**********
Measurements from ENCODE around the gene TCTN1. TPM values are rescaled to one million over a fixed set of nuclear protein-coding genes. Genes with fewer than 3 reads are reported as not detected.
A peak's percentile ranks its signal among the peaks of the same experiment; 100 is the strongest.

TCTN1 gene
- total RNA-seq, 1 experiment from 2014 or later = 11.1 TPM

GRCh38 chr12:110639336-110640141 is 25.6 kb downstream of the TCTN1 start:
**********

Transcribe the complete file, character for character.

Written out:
Measurements from ENCODE around the gene TCTN1. TPM values are rescaled to one million over a fixed set of nuclear protein-coding genes. Genes with fewer than 3 reads are reported as not detected.
A peak's percentile ranks its signal among the peaks of the same experiment; 100 is the strongest.

TCTN1 gene
- total RNA-seq, 1 experiment from 2014 or later = 11.1 TPM

GRCh38 chr12:110639336-110640141 is 25.6 kb downstream of the TCTN1 start: